- The Atlantic Charter, agreed upon by the President of the United States and the Prime Minister of Great Britain in their historic meeting of August 14, 1941, and subsequently subscribed to by the other Allied Nations, has aroused widespread interest throughout the world. In all countries this summary of the war aims of the Allied Nations has aroused hopes and fired the imagination of all peoples in regard to the new world order adumbrated in its terms.
- For us in South Africa particular significance attaches to this document because of its endorsement on more than one occasion by Field-Marshal Smuts, who has announced that the post war world will be based upon the principles enunciated in the Atlantic Charter. The Honourable Deneys Reitz, speaking on behalf of the Natives Representative Council in December 1942, indicated that the Freedoms vouchsafed to the peoples of the world in the Atlantic Charter were indicated for the African people as well.
- In view of these pronouncements and the participation of Africans in the war effort of various Allied Unions, and to the fact that the Atlantic Charter has aroused the hopes and inspirations of Africans no less than other peoples, the President-General of the African National Council decided to convene a conference of leaders of African thought to discuss the problems of the Atlantic Charter in its relation to Africa in particular and the place of the African in post-war reconstruction. In other words, the terms of reference of the conference were to be:-
- To study and discuss; the problems arising out of the Atlantic Charter in so far as they relate to Africa, and to formulate a comprehensive statement embodying an African Charter, and
- to draw up a Bill of Rights which Africans are demanding as essential to guarantee them a worthy place in the post war world.
- The President-General accordingly invited various African leaders to become members of the Atlantic Charter Committee which would meet in Bloemfontein on December 13 and 14, 1943 to perform this important national duty, as he saw it. At the same time the President-General called upon those invited to submit memoranda on different aspects of this subject for the subsequent consideration of the whole committee on the dates indicated above.
- The response to the President-General's invitation as indicated by the number of well prepared and thought provoking statements submitted from different parts of the country was proof that his action was timeous and in line with the thinking of Africans on the vital subject of post war reconstruction.
- The Committee met at Bloemfontein and deliberated on Monday and Tuesday, December 13 and 14, 1943. The Committee elected Mr Z. K. Matthews as Chairman and Mr L. T. Mtimkulu as Secretary, and a Sub-Committee consisting of Messrs. S. B. Ngcobo, M. L. Kabane and J. M. Nhlapo, with the chairman and secretary as ex offcio members, to draft the findings of the Atlantic Charter Committee. Throughout its deliberations the committee acted under the able guidance of the President-General, Dr. A. B. Xuma.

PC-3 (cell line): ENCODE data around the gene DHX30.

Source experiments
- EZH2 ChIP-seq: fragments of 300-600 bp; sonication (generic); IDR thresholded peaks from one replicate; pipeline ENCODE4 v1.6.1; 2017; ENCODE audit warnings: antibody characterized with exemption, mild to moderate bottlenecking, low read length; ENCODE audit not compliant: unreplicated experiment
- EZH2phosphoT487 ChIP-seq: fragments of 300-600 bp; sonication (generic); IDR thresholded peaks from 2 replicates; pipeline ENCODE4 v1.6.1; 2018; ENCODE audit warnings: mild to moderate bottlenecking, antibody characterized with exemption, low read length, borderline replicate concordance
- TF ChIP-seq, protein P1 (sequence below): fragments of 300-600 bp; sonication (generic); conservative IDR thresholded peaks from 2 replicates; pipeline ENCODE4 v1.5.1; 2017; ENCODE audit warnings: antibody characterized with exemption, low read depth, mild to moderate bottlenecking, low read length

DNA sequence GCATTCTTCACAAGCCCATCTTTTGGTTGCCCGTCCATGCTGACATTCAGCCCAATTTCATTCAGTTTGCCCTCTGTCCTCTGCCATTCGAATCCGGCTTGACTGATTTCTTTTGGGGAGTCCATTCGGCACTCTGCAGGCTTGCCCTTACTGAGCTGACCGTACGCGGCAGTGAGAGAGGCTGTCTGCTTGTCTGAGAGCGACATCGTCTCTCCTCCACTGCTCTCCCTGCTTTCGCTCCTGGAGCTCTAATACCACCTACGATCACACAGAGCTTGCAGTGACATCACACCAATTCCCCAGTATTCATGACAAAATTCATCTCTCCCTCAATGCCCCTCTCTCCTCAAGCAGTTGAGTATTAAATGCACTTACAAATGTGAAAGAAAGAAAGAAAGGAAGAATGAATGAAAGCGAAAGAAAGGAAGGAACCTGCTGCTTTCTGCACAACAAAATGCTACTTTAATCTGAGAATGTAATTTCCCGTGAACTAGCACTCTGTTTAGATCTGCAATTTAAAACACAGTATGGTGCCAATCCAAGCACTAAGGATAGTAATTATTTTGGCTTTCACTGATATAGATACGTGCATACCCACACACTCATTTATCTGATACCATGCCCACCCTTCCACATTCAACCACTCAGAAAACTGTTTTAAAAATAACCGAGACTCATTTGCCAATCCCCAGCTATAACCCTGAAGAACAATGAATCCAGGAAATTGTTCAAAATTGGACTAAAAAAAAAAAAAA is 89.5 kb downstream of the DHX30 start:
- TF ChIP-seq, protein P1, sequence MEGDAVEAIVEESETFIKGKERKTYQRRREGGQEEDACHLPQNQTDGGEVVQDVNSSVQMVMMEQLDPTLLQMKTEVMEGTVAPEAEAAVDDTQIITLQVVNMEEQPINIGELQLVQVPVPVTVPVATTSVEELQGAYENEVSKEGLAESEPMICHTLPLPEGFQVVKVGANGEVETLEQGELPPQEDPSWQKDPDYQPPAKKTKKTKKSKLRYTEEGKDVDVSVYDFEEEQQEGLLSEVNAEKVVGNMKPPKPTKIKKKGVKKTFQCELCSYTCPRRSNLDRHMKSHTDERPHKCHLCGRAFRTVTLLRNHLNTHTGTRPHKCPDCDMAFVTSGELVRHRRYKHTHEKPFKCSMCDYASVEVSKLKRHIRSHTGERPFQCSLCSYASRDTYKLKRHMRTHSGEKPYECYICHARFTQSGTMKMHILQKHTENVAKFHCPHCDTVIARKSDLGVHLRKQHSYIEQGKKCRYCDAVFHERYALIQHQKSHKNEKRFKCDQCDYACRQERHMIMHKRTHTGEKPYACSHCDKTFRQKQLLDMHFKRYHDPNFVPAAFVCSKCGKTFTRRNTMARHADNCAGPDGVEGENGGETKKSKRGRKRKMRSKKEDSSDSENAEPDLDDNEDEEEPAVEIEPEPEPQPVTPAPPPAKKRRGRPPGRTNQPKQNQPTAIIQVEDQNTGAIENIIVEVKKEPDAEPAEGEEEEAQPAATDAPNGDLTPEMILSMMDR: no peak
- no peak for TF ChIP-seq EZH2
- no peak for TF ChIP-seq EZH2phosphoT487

- As already indicated above, the work of the committee fell into two parts, viz., (a) the consideration and interpretation of the Atlantic Charter, and (b) the formulation of a Bill of Rights. In dealing with the first part of its work the Committee discussed the articles for the Atlantic Charter one by one and made certain observations under each article.
- In considering the Charter as a whole, the Committee was confronted with the difficulty of interpreting certain terms and expressions which are somewhat loosely and vaguely used in the Atlantic Charter. Among the terms or words to which this structure applies are 'nations, 'states,' 'peoples' and 'men'. whatever meanings the authors had in mind with regard to these terms, the Committee decided that these terms, words or expressions are understood by us to include Africans and other Non-Europeans, because we are convinced that the groups to which we refer demand that they shall not be excluded from the rights and privileges which other groups hope to enjoy in the post-war world.
- The Committee noted with satisfaction that the twenty-six other nations, which subscribed to the Atlantic Charter on January 2, 1942 made it quite, clear that the freedoms and liberties which this war was fought for, must be realised by the Allied Powers 'in their own lands as well as other lands'. This is the common cry of all subject races at the present time.
- The articles of the Atlantic Charter and the observations of the Committee under each were as follows.
The Atlantic Charter
(From the standpoint of Africans within the Union of South Africa.)
- Carter, Karis (eds). From Protest To Challenge: Documents of African Politics in South Africa, 1882-1964. Vol. 2. Hoover